Few things have eluded humanity like the quest for peace.
Perhaps that’s why artwork by local resident Carol Neal had such penetrating appeal with officials at the Frist Center for the Visual Arts in Nashville. Neal’s work was one of four pieces accepted by the Frist Center this month to serve as holiday banners on the organization’s Facebook page.
Neal’s art spells the word “PEACE” using aging objects from yesteryear. They’re objects you’d expect to find hidden in some corner of a flea market tucked inside a $5 box of junk. There’s a rusty chain used for the “P,” while a corroded sparkplug is part of the letter “E.” Two rulers, an old spoon, and a spring long past its prime are used to form other letters.
“Peace is a wish mankind has always had, yet we haven’t had peace since Adam and Eve fell,” said Neal. “The timing of my submission was just right. It came on the heels of those horrible things in Paris at a time when everyone had peace on their minds and I think it must have spoken to them.”
For her backdrop, Neal started with an old, lace tablecloth from The Collection, an antique store on Main Street that closed more than a decade ago. Then she added other older materials.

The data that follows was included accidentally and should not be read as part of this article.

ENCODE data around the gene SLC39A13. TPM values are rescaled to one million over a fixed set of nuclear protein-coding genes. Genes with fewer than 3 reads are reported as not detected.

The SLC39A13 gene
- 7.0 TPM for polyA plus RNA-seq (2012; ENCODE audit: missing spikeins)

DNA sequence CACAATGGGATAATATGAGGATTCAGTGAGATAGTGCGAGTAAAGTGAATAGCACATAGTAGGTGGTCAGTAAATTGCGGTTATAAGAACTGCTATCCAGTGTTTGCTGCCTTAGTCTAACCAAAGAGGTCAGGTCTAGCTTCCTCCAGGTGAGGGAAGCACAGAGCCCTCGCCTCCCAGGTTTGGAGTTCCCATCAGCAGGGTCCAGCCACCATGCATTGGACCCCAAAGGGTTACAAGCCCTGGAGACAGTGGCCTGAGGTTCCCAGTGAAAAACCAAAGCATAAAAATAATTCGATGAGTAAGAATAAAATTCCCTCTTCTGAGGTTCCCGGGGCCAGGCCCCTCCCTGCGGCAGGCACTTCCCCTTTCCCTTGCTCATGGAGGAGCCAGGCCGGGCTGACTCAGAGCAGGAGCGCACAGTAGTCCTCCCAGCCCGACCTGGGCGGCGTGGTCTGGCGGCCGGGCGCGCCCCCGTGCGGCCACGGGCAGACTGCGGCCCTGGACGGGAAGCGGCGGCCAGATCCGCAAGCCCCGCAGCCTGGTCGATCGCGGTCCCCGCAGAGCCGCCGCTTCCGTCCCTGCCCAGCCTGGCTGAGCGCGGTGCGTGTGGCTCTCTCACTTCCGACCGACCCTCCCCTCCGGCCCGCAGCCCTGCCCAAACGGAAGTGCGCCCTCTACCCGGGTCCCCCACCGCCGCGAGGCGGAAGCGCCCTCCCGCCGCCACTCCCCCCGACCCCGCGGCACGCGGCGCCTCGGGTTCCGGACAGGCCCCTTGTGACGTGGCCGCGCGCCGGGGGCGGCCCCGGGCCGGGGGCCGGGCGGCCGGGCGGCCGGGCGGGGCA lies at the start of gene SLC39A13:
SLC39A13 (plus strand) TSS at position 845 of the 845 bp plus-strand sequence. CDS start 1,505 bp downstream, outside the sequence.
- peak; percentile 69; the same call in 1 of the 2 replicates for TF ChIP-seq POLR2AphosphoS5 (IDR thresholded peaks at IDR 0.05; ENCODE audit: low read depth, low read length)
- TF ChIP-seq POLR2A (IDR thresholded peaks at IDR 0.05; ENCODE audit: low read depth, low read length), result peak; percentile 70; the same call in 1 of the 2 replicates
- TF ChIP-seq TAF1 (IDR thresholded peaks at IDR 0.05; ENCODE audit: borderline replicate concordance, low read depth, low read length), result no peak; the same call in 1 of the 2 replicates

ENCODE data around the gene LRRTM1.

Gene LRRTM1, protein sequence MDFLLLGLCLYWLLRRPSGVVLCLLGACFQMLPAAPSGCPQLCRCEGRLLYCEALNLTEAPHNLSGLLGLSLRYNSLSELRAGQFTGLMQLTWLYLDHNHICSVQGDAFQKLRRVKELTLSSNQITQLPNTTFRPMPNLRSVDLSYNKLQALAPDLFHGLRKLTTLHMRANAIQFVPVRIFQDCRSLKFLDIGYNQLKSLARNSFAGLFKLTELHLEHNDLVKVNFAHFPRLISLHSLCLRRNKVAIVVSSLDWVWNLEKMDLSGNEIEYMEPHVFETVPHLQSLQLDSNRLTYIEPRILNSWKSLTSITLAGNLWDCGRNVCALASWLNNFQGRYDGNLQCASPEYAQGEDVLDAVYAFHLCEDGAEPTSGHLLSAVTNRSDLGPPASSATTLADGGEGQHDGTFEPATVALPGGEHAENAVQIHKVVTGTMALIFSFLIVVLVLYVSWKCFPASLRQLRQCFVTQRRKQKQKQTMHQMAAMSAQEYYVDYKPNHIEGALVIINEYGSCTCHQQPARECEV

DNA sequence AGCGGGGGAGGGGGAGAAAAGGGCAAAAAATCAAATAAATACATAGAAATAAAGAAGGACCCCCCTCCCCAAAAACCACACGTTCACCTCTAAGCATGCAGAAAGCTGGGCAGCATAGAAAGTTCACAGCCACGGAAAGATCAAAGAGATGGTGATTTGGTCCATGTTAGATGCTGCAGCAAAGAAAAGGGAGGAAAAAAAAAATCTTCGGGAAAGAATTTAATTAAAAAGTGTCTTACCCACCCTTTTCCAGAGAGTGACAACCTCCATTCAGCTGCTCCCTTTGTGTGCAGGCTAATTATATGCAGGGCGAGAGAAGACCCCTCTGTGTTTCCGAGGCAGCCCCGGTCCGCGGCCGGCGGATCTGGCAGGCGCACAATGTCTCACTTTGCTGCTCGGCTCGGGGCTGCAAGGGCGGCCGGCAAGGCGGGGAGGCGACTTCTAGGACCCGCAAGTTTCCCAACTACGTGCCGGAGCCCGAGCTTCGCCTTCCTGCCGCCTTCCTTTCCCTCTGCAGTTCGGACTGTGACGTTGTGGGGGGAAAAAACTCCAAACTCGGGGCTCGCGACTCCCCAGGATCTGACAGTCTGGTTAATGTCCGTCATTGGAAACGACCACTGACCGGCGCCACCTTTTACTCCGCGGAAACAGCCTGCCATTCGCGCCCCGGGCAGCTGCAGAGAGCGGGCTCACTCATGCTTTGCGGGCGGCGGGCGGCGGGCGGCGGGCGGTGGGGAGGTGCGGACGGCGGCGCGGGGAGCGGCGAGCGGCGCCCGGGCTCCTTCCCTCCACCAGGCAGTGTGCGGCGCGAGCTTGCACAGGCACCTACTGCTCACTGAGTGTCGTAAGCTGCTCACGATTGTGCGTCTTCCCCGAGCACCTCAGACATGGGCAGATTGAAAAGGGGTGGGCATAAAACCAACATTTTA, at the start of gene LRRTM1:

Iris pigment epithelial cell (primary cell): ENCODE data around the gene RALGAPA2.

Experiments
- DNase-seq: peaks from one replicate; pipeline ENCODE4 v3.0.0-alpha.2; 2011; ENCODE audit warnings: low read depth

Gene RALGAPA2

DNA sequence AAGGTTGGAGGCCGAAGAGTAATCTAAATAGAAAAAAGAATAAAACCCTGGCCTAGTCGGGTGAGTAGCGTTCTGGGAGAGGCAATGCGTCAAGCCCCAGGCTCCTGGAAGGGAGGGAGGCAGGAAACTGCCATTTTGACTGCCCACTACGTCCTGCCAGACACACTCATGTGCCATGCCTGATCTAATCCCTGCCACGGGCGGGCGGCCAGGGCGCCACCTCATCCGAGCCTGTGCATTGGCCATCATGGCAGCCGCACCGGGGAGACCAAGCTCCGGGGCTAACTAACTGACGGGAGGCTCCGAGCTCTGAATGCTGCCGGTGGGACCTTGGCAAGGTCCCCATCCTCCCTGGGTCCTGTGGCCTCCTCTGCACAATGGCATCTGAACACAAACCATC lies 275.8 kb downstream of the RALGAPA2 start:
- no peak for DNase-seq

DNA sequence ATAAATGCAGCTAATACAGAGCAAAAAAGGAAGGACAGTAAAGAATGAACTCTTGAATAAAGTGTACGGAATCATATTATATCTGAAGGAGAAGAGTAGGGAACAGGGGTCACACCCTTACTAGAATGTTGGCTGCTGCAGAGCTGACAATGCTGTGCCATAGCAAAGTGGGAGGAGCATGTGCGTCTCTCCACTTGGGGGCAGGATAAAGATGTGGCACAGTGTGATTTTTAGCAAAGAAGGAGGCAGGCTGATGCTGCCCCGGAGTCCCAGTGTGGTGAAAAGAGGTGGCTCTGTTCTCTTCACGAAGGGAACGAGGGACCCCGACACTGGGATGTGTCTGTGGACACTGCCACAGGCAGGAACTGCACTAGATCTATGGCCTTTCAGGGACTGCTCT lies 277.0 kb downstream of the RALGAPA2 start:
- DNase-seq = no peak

“Only time can put that kind of natural wear on things,” said Neal. “I like to work with really old things and I can’t turn it off when it comes to looking at something and thinking about what it could become. This actually came from a three-piece series I did. The other two are ‘HOPE’ and ‘LOVE,’ but the ‘PEACE’ one is my favorite.”
Neal says she was surprised by the Frist Center recognition, but she is certainly appreciative.
“For a little peanut like me, this was a pretty big thing,” said Neal. “Being an artist is kind of like being a musician. You hear no so many times, you come to expect it. But anything like this that gives a plug for the arts in Warren County is always a good thing.”
Neal’s artwork was used atop the Frist Center’s Facebook page as its banner the first eight days in December. A paint-ing of a young Santa Claus now fills that spot, but Neal’s work can still be found under the photos section of the Frist Center page.